Arranging affordable, reliable childcare is a problem for many parents. When Jules van Bruggen’s first child was born, he struggled to find childcare for his baby: long waiting lists at Amsterdam’s day care centers meant that he was left to find a nanny to look after the baby during the day.
Naturally, this was an expensive and arduous process, and left Jules wondering “if this is a struggle many parents are having, why isn’t there a platform where parents can connect with each other to arrange childcare?”
So, he stepped up and created one himself. The result? A platform called oudermatch.nl (“parent match”), unsurprisingly matching up parents so they could arrange childcare together. The platform recently rebranded itself to Sitly. After testing the product in the evenings alongside his job as Global Marketing Manager at ING Direct, Jules decided to tweak the concept from the niche of parents connecting with each other, to an idea that enabled him to reach a far greater audience.
There was a big need for this service, and no one else had grabbed the opportunity yet.
The new idea involved a babysitting website that allows parents to connect with babysitters and childminders in their areas. After reaching a couple of thousand users in the Netherlands, Jules quit his job to throw himself to his company full-time. He then spent a year completely redesigning and redeveloping the site, a move that Jules is reaping the rewards of now. “I did it because I wanted to have a platform developed that allowed me to go to more countries, because I believed that this would only work if it would be a scaleable platform”, explains Jules.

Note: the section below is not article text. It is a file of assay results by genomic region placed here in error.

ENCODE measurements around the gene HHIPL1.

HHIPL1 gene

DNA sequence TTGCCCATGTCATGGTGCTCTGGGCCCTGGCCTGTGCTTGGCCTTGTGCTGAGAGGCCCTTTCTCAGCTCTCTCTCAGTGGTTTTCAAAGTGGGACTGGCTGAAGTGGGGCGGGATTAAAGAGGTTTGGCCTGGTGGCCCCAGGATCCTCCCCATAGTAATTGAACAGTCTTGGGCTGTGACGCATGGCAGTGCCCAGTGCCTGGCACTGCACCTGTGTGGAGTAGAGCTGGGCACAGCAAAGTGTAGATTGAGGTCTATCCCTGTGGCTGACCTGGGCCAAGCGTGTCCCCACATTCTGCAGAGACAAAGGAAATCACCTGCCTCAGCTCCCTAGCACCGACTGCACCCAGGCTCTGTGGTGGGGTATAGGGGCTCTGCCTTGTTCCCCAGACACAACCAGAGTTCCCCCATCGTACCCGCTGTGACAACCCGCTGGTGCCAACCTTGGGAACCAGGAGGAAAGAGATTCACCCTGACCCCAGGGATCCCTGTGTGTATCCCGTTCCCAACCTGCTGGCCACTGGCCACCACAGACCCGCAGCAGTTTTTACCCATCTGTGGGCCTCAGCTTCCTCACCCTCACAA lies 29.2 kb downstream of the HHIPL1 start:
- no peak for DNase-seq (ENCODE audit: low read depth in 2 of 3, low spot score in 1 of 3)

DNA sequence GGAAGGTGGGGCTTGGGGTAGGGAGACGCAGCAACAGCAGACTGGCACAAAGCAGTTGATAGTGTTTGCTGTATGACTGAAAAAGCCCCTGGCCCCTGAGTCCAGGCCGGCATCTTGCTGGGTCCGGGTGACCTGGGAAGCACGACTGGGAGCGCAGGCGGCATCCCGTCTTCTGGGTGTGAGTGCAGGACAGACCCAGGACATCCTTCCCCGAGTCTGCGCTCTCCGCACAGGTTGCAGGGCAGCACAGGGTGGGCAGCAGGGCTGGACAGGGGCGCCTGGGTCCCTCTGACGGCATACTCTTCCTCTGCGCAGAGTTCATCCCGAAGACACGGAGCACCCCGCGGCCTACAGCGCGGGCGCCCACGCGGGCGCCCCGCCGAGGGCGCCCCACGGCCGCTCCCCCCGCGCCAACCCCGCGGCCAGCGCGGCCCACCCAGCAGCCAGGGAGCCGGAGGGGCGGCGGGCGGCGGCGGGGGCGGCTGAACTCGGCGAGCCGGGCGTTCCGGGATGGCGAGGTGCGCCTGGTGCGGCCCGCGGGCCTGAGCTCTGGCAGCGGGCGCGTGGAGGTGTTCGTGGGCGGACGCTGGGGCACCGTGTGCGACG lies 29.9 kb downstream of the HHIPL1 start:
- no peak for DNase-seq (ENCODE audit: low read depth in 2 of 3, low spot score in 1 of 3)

Sticking to his guns
Throughout the process, Jules was determined to stay bootstrapped. This has allowed him to do things his own way. “If you go for funding and have millions to spend, then in the next one and a half years you need to show X factor growth”, he says. This would have forced Sitly to expand in certain ways, into key markets like Germany and the UK. Jules points out that those markets are already saturated, so “if you go to a red ocean market, you’re just trying to beat the others - you’re not fulfilling a need, because it’s already been filled”. He instead sought out countries with little competition, “markets that people didn’t necessarily think of as obvious choices”, allowing his company to enter big markets without receiving external funding.
So where to expand to first? After a brief stint in Germany, which Jules realised “was a little too optimistic for me”, competing against companies with €110 million in funding, he decided to conduct his own data analysis. His results showed that Italy would be a good bet. “There was a big need for this service, and no one else had grabbed the opportunity yet”, he explains. Despite being told by his Italian former colleagues that the market in Italy wasn’t ready for this sort of product yet, Jules placed his trust in the data, and sitter-italia.it was launced.
I’ve chosen to go for markets that allow us to get a really healthy cash flow due to little competition despite demand, and then gradually grow from there.